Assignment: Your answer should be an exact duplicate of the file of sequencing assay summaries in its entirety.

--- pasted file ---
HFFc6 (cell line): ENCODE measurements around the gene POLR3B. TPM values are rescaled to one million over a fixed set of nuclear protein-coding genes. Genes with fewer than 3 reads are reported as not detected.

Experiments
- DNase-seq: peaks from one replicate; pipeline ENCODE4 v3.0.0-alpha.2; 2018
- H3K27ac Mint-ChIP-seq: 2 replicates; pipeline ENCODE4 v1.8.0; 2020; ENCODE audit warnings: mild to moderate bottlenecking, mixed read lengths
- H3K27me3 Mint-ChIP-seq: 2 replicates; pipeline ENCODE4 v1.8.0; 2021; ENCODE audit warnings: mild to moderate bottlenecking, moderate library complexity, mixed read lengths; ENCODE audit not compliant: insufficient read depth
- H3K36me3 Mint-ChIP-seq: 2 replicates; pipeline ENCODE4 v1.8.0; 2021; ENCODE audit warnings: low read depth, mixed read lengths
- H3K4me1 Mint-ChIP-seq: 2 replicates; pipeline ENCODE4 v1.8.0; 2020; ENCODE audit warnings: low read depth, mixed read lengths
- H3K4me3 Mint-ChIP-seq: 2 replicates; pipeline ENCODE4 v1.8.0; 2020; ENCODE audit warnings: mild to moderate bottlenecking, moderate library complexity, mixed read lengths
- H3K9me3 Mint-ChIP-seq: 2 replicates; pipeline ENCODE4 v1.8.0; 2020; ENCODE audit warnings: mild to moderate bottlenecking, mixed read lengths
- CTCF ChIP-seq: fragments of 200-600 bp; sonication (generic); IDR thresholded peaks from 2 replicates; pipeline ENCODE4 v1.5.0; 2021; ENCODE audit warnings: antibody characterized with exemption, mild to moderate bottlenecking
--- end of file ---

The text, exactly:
HFFc6 (cell line): ENCODE measurements around the gene POLR3B. TPM values are rescaled to one million over a fixed set of nuclear protein-coding genes. Genes with fewer than 3 reads are reported as not detected.

Experiments
- DNase-seq: peaks from one replicate; pipeline ENCODE4 v3.0.0-alpha.2; 2018
- H3K27ac Mint-ChIP-seq: 2 replicates; pipeline ENCODE4 v1.8.0; 2020; ENCODE audit warnings: mild to moderate bottlenecking, mixed read lengths
- H3K27me3 Mint-ChIP-seq: 2 replicates; pipeline ENCODE4 v1.8.0; 2021; ENCODE audit warnings: mild to moderate bottlenecking, moderate library complexity, mixed read lengths; ENCODE audit not compliant: insufficient read depth
- H3K36me3 Mint-ChIP-seq: 2 replicates; pipeline ENCODE4 v1.8.0; 2021; ENCODE audit warnings: low read depth, mixed read lengths
- H3K4me1 Mint-ChIP-seq: 2 replicates; pipeline ENCODE4 v1.8.0; 2020; ENCODE audit warnings: low read depth, mixed read lengths
- H3K4me3 Mint-ChIP-seq: 2 replicates; pipeline ENCODE4 v1.8.0; 2020; ENCODE audit warnings: mild to moderate bottlenecking, moderate library complexity, mixed read lengths
- H3K9me3 Mint-ChIP-seq: 2 replicates; pipeline ENCODE4 v1.8.0; 2020; ENCODE audit warnings: mild to moderate bottlenecking, mixed read lengths
- CTCF ChIP-seq: fragments of 200-600 bp; sonication (generic); IDR thresholded peaks from 2 replicates; pipeline ENCODE4 v1.5.0; 2021; ENCODE audit warnings: antibody characterized with exemption, mild to moderate bottlenecking